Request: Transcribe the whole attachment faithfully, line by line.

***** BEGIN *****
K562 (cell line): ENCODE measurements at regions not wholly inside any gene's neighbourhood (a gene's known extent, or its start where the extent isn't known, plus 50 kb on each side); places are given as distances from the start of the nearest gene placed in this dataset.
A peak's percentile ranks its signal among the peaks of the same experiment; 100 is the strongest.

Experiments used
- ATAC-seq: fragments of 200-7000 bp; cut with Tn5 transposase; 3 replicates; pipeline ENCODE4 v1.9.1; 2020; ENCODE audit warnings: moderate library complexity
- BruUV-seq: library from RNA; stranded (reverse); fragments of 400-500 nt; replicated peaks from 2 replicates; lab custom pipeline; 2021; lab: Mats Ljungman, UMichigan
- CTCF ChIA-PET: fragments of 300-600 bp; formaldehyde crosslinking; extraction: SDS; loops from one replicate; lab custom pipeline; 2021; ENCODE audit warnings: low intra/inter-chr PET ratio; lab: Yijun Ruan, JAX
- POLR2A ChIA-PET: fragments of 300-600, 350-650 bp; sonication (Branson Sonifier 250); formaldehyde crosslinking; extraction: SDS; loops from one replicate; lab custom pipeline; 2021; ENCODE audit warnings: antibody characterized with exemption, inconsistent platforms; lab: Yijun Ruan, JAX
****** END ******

K562 (cell line): ENCODE measurements at regions not wholly inside any gene's neighbourhood (a gene's known extent, or its start where the extent isn't known, plus 50 kb on each side); places are given as distances from the start of the nearest gene placed in this dataset.
A peak's percentile ranks its signal among the peaks of the same experiment; 100 is the strongest.

Experiments used
- ATAC-seq: fragments of 200-7000 bp; cut with Tn5 transposase; 3 replicates; pipeline ENCODE4 v1.9.1; 2020; ENCODE audit warnings: moderate library complexity
- BruUV-seq: library from RNA; stranded (reverse); fragments of 400-500 nt; replicated peaks from 2 replicates; lab custom pipeline; 2021; lab: Mats Ljungman, UMichigan
- CTCF ChIA-PET: fragments of 300-600 bp; formaldehyde crosslinking; extraction: SDS; loops from one replicate; lab custom pipeline; 2021; ENCODE audit warnings: low intra/inter-chr PET ratio; lab: Yijun Ruan, JAX
- POLR2A ChIA-PET: fragments of 300-600, 350-650 bp; sonication (Branson Sonifier 250); formaldehyde crosslinking; extraction: SDS; loops from one replicate; lab custom pipeline; 2021; ENCODE audit warnings: antibody characterized with exemption, inconsistent platforms; lab: Yijun Ruan, JAX